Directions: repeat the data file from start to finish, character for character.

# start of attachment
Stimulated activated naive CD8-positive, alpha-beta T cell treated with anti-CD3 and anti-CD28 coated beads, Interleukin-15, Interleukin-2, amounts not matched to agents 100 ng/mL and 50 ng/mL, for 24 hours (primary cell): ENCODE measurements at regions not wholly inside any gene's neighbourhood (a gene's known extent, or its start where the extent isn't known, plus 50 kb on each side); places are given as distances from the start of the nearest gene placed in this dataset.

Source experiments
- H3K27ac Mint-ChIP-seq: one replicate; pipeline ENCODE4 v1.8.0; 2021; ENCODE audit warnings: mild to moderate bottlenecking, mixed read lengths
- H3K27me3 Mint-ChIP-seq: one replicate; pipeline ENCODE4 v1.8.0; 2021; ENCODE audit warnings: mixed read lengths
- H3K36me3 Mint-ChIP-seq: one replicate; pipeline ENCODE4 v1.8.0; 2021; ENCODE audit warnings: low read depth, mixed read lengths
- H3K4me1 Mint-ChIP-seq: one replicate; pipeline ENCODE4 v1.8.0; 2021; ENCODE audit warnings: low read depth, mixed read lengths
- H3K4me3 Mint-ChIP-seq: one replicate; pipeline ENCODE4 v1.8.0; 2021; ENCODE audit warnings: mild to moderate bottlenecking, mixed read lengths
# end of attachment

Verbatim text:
Stimulated activated naive CD8-positive, alpha-beta T cell treated with anti-CD3 and anti-CD28 coated beads, Interleukin-15, Interleukin-2, amounts not matched to agents 100 ng/mL and 50 ng/mL, for 24 hours (primary cell): ENCODE measurements at regions not wholly inside any gene's neighbourhood (a gene's known extent, or its start where the extent isn't known, plus 50 kb on each side); places are given as distances from the start of the nearest gene placed in this dataset.

Source experiments
- H3K27ac Mint-ChIP-seq: one replicate; pipeline ENCODE4 v1.8.0; 2021; ENCODE audit warnings: mild to moderate bottlenecking, mixed read lengths
- H3K27me3 Mint-ChIP-seq: one replicate; pipeline ENCODE4 v1.8.0; 2021; ENCODE audit warnings: mixed read lengths
- H3K36me3 Mint-ChIP-seq: one replicate; pipeline ENCODE4 v1.8.0; 2021; ENCODE audit warnings: low read depth, mixed read lengths
- H3K4me1 Mint-ChIP-seq: one replicate; pipeline ENCODE4 v1.8.0; 2021; ENCODE audit warnings: low read depth, mixed read lengths
- H3K4me3 Mint-ChIP-seq: one replicate; pipeline ENCODE4 v1.8.0; 2021; ENCODE audit warnings: mild to moderate bottlenecking, mixed read lengths